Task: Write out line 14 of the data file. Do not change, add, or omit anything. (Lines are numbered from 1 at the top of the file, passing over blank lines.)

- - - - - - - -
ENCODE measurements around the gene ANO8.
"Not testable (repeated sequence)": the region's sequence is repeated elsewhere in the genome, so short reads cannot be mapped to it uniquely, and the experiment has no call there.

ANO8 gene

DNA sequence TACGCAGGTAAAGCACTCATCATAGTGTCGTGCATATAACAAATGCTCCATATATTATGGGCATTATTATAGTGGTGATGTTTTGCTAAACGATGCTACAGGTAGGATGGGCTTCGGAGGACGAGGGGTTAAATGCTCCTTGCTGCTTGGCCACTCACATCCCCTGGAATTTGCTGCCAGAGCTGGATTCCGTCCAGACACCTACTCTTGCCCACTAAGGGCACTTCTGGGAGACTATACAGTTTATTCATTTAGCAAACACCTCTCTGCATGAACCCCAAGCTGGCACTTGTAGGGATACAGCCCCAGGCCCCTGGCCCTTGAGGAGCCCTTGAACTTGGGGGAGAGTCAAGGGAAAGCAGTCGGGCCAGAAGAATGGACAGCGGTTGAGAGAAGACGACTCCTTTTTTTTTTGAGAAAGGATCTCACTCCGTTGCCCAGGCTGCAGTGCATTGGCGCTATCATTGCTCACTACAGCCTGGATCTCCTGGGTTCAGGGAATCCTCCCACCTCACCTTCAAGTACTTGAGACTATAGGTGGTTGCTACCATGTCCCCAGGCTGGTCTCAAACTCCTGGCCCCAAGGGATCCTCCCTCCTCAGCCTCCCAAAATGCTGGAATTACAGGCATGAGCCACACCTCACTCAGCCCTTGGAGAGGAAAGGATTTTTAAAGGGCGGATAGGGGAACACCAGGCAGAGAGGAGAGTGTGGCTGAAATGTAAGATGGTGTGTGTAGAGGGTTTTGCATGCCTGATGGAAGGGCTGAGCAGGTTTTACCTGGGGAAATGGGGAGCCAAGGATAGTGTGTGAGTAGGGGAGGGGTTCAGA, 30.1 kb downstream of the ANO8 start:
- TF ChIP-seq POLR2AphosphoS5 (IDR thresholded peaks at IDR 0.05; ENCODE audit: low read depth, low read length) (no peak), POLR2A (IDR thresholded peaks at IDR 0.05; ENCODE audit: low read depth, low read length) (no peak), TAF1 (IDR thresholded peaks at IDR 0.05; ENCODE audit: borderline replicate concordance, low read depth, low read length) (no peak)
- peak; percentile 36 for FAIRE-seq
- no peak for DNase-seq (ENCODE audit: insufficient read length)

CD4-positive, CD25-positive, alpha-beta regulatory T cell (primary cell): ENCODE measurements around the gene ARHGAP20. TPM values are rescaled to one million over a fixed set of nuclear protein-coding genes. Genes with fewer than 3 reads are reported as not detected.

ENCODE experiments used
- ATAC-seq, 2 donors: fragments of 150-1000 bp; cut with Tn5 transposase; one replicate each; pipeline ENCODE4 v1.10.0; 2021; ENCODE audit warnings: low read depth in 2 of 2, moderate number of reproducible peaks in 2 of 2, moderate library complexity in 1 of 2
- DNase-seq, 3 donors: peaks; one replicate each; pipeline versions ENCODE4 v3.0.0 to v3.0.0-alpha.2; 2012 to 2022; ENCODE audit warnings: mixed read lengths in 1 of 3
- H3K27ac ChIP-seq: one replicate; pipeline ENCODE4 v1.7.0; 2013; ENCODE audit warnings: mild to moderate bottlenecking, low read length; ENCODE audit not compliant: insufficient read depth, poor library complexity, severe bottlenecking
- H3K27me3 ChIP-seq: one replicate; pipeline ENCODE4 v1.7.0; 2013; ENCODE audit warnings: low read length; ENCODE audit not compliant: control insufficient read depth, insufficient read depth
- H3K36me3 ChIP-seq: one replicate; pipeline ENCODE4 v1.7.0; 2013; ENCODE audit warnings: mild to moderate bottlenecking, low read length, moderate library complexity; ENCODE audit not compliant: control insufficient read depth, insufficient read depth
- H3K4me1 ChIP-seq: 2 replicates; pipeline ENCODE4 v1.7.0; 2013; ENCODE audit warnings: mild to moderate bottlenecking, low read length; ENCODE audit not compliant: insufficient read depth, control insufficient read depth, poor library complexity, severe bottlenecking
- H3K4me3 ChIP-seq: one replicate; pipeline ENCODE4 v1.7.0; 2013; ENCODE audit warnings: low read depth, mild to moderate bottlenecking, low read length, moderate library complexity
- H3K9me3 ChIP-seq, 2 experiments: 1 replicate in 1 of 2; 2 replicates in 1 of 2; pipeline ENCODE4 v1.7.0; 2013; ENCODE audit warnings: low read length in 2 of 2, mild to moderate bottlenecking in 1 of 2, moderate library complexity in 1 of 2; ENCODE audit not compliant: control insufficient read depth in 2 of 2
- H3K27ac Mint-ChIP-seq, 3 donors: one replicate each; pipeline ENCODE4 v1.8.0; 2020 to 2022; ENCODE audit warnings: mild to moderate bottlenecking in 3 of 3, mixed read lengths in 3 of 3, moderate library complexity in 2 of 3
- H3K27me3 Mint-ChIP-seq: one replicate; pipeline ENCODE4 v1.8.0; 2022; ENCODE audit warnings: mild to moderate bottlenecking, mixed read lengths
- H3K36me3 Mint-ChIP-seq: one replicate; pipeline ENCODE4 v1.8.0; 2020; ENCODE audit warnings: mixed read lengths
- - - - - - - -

- H3K36me3 ChIP-seq: one replicate; pipeline ENCODE4 v1.7.0; 2013; ENCODE audit warnings: mild to moderate bottlenecking, low read length, moderate library complexity; ENCODE audit not compliant: control insufficient read depth, insufficient read depth